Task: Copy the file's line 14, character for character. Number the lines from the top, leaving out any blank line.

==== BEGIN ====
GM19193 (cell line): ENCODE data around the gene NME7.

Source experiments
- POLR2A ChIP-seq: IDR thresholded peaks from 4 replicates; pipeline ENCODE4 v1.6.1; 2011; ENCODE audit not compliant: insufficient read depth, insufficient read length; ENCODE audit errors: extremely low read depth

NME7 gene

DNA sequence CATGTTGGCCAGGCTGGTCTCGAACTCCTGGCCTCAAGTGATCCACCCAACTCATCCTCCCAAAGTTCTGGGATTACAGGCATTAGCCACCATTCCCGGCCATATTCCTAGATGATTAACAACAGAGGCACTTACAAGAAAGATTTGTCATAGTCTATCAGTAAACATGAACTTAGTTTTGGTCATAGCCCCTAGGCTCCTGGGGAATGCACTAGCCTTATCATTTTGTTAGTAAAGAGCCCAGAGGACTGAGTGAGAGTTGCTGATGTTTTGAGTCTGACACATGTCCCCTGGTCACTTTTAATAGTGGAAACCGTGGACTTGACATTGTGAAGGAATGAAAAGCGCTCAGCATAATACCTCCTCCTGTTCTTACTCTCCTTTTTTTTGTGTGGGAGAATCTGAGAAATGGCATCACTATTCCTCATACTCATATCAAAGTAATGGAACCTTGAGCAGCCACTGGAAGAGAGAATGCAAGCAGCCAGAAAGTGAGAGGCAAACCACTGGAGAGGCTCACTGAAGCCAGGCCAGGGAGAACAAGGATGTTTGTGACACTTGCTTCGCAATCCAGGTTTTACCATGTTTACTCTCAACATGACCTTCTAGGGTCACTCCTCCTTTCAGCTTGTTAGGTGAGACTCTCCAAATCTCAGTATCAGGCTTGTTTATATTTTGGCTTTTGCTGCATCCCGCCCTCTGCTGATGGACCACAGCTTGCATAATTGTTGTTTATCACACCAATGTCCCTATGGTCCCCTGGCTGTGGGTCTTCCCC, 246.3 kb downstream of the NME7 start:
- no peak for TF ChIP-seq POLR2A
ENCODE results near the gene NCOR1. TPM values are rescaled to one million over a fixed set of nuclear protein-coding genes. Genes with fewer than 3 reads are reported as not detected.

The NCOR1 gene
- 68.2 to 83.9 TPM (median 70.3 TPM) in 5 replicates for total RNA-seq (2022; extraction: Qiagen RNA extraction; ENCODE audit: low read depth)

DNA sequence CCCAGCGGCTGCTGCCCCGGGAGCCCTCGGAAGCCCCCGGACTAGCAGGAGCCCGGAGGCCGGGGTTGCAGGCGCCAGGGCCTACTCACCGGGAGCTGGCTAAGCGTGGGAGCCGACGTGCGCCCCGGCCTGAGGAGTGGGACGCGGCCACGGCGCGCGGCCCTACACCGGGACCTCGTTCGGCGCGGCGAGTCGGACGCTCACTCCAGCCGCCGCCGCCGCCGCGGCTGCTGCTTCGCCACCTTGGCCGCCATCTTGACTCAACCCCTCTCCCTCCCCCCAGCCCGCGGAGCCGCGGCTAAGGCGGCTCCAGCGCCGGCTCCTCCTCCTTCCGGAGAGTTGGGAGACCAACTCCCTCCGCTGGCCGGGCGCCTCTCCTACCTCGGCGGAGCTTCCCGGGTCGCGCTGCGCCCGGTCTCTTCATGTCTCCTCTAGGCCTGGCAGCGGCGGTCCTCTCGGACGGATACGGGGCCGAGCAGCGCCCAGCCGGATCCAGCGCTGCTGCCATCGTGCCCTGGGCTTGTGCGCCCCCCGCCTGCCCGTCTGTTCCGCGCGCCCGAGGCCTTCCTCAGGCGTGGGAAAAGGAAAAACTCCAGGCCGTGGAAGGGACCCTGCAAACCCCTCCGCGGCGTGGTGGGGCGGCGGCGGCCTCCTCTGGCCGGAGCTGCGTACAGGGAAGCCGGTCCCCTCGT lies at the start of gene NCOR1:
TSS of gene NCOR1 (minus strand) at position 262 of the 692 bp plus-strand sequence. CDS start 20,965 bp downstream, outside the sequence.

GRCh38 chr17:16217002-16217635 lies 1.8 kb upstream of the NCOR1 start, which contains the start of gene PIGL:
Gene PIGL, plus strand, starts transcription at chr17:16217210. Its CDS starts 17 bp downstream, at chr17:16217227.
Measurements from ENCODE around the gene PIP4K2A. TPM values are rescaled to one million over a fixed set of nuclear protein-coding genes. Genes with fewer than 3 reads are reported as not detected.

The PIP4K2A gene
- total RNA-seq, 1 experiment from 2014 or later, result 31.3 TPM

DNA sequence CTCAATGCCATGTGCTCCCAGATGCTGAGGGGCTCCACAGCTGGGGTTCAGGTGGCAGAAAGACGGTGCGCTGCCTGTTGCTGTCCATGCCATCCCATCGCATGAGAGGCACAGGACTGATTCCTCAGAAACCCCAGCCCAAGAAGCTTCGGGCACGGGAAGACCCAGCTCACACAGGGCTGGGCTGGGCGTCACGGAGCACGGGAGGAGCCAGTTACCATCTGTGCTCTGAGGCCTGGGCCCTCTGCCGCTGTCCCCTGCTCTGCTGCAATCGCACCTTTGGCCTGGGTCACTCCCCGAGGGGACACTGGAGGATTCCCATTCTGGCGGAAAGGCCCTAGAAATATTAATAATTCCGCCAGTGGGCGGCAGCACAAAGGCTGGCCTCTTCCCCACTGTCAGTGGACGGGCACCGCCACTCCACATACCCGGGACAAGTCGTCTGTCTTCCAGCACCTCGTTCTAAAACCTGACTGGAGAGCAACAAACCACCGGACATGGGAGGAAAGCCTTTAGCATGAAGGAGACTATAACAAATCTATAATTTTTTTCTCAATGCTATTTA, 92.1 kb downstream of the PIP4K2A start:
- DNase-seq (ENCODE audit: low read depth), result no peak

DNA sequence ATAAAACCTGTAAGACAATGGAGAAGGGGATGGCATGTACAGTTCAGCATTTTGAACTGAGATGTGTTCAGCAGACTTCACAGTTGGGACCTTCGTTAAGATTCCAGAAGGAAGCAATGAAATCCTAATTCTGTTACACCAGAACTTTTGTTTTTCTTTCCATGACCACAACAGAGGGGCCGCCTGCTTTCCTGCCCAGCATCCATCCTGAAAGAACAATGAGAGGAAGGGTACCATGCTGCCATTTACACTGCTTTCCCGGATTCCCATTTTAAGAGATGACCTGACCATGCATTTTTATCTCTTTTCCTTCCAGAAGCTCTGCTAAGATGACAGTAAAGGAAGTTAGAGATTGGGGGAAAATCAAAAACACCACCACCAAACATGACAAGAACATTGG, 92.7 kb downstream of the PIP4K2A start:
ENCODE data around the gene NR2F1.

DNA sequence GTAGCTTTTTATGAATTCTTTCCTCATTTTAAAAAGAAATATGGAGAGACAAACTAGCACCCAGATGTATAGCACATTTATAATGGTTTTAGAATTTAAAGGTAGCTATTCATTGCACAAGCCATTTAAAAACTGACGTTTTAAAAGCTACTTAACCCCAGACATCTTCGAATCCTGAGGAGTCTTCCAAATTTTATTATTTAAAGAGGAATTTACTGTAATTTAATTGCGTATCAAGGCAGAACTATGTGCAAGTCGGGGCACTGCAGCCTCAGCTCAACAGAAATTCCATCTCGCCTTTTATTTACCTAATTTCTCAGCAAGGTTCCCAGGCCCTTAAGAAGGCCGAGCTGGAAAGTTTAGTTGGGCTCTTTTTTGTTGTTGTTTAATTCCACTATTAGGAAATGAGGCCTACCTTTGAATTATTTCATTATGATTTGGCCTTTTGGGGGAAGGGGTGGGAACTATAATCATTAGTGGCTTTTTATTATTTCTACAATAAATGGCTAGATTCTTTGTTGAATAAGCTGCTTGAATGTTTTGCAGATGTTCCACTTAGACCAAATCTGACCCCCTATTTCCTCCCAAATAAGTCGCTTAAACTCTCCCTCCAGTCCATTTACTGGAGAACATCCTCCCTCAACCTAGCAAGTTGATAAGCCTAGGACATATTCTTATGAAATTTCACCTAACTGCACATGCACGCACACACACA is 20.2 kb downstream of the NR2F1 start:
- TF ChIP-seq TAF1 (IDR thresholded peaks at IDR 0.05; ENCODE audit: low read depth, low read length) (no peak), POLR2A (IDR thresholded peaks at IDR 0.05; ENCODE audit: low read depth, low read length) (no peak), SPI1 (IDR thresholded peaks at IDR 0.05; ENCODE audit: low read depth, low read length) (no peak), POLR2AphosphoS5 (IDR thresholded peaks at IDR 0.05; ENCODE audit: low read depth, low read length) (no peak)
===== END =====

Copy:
Measurements from ENCODE around the gene PIP4K2A. TPM values are rescaled to one million over a fixed set of nuclear protein-coding genes. Genes with fewer than 3 reads are reported as not detected.